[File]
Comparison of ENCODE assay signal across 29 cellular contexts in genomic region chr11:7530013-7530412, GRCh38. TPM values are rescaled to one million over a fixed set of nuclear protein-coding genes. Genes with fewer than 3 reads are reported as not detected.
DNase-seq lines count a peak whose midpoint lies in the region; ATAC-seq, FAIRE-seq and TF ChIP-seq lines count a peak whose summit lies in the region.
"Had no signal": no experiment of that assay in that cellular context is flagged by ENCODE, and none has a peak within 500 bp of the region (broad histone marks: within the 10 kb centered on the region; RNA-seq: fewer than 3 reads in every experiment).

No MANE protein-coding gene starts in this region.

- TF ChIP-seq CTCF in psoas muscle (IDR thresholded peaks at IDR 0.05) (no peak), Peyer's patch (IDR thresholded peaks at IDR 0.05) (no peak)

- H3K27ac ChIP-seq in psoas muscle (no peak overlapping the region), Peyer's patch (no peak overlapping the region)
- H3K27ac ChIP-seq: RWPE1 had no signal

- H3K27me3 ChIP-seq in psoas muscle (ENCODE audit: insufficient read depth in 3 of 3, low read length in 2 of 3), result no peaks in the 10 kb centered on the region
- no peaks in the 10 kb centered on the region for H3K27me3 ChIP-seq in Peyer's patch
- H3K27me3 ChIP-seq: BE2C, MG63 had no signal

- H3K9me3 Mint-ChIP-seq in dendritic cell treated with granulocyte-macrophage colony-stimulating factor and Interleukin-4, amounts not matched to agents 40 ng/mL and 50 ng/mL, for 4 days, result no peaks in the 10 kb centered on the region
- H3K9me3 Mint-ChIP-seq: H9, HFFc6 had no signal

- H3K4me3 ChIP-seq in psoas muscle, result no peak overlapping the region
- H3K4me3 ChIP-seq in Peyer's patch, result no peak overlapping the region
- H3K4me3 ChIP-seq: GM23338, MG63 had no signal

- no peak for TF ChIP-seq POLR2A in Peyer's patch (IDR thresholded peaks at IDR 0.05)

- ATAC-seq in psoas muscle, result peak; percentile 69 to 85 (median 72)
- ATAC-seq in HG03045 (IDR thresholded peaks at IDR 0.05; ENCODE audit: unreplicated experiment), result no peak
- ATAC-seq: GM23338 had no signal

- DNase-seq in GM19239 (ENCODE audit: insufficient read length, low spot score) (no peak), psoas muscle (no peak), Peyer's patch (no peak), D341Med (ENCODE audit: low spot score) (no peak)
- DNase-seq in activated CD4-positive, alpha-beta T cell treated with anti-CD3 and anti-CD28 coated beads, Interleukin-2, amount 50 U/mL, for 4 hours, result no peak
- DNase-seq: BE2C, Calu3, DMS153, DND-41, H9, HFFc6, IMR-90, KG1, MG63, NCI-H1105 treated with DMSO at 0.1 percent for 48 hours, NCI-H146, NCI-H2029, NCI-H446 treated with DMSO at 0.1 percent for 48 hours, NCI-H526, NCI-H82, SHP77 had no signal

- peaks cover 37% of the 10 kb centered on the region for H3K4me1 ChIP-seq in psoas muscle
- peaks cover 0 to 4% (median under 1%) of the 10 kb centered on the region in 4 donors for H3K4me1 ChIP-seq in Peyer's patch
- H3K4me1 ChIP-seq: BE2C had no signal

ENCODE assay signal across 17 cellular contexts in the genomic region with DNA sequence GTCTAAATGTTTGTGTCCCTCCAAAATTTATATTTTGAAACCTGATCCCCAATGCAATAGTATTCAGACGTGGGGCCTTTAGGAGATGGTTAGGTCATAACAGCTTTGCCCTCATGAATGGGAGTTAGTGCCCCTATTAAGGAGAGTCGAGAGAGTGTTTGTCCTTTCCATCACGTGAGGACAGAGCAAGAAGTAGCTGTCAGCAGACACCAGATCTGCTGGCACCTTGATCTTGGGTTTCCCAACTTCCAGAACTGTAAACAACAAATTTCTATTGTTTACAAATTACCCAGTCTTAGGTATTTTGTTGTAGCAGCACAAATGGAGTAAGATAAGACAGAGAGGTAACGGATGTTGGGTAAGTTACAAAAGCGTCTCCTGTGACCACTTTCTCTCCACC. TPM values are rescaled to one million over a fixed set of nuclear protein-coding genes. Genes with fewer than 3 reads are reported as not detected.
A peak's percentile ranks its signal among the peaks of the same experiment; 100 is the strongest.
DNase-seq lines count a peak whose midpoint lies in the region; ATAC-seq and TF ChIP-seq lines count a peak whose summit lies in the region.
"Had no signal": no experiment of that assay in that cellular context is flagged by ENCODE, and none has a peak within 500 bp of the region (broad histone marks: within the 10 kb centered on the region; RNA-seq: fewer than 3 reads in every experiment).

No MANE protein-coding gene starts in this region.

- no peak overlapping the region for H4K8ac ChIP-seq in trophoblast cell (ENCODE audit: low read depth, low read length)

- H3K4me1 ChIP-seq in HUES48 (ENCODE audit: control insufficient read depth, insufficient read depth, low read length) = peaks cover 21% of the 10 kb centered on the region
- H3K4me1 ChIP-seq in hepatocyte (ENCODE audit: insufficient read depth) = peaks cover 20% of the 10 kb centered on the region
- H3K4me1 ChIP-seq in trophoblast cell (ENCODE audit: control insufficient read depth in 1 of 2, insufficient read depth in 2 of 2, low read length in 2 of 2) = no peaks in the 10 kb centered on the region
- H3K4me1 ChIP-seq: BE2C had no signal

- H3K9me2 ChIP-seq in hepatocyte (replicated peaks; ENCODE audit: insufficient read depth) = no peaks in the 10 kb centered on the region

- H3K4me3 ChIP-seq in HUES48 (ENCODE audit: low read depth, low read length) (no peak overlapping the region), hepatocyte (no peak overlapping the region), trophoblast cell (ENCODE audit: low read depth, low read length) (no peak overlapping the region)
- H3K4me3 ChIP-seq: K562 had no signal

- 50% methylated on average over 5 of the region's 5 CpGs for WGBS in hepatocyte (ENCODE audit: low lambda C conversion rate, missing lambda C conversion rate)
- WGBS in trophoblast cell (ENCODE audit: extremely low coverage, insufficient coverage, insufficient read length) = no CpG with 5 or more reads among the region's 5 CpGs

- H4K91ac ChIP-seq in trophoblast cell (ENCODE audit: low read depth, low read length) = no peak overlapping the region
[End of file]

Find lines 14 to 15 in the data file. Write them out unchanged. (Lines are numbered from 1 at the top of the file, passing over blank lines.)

- H3K4me3 ChIP-seq in Peyer's patch, result no peak overlapping the region
- H3K4me3 ChIP-seq: GM23338, MG63 had no signal